Cuba has invested some $150 million since 2003 to develop the island's cellular phone industry, ETECSA's vice president of mobile services, Maximo Lafuente, told the official Prensa Latina news agency.
"This year, ETECSA will make the necessary investments to end 2010 with 1 million subscribers," the executive said, adding that the projection for 2015 is that the number of wireless subscribers will climb to 2.4 million.
Lafuente said that beginning June 1 cell phone users will enjoy significant cost savings on calls made between 11:00 p.m. and 6:59 a.m. A new "caller pays" system will also go into effect on that date, although cell phone users also will have the option of a collect-call service.
The executive also said that rates for national and international calls will fall by between 42 percent and 75 percent depending on the destination.
He also added that activation costs for cell phones have fallen from an original price tag of $120 to a current cost of $43.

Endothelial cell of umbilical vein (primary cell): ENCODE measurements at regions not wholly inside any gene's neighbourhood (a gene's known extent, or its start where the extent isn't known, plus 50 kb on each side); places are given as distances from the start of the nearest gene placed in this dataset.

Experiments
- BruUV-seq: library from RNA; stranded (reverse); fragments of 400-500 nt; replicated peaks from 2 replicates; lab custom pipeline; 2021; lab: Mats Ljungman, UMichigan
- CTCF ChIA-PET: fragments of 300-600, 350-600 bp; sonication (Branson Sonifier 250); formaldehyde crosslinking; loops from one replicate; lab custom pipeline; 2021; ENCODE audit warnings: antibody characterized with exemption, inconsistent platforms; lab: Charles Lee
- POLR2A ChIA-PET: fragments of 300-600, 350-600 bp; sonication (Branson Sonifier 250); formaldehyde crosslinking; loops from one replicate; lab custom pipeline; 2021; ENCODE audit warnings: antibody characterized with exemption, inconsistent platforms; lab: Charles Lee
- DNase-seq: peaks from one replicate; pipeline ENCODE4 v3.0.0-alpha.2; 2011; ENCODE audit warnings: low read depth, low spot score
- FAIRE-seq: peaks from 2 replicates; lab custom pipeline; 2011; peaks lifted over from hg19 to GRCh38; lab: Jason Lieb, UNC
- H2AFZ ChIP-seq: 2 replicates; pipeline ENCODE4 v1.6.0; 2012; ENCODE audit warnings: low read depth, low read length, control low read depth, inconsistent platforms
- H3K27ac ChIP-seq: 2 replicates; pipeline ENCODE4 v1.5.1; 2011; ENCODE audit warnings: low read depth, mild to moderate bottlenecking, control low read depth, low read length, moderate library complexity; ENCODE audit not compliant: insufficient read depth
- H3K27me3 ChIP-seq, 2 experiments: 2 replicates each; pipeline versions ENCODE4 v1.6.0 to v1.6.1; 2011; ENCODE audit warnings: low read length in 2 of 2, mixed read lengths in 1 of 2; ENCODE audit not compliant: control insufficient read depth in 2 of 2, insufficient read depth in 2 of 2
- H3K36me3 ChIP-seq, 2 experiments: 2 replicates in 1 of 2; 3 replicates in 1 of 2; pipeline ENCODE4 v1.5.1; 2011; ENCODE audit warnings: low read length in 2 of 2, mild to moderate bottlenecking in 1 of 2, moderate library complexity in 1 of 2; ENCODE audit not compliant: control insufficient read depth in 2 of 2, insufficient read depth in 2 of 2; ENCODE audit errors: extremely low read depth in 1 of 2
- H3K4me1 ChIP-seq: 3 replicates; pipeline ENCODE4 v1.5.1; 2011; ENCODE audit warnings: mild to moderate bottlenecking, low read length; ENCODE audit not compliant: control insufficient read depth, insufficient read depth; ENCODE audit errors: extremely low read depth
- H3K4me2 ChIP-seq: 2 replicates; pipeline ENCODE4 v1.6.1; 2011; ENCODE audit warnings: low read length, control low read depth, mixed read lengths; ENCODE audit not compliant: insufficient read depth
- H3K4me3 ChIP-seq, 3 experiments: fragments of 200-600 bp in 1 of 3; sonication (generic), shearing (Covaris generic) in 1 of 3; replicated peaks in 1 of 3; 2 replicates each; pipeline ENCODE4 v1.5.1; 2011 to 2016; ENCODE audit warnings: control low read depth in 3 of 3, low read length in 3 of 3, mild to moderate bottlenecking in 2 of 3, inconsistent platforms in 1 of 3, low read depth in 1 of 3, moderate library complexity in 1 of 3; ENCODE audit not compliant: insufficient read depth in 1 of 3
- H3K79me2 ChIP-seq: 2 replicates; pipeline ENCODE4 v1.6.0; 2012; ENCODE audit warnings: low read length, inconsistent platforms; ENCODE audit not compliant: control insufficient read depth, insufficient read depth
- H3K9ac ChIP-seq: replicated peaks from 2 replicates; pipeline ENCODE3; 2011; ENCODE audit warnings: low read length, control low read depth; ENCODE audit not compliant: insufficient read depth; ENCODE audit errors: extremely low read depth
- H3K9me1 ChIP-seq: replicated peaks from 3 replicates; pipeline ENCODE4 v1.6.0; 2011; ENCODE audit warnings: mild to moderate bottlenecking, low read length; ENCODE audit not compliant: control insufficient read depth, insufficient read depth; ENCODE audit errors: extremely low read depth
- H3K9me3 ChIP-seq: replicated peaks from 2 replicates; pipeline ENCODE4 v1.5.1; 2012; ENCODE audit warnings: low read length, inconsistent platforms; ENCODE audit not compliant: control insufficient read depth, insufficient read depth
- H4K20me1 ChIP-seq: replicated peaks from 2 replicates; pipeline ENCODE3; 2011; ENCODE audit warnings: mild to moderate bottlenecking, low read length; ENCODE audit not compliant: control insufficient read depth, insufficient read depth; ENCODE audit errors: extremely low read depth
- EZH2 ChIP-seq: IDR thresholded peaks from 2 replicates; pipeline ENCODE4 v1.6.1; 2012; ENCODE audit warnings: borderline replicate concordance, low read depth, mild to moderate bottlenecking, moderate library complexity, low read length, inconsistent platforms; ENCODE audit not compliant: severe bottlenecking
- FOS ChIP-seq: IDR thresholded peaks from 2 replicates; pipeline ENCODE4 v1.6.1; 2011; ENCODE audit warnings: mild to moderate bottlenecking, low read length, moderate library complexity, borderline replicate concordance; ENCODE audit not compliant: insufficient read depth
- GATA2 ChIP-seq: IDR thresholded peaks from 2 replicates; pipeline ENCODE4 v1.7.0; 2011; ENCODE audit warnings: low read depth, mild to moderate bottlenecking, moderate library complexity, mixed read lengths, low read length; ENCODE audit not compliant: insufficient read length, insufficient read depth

Of the communist-ruled island's 169 municipalities, 23 are still without mobile phone coverage, in some cases because they are located in mountainous or swampy areas.
Gen. Raul Castro's government in 2008 allowed cell phone service for ordinary Cubans, a luxury previously reserved for foreigners, companies and state agencies.
The lifting of that restriction was one of the first measures he adopted after formally succeeding ailing older brother Fidel in February 2008, along with others allowing the unrestricted sale of computers, DVD players and other consumer goods.
Since then, ETECSA has gradually reduced the cost of activating cell phone lines and the use of mobile phones among ordinary Cubans has visibly increased. EFE
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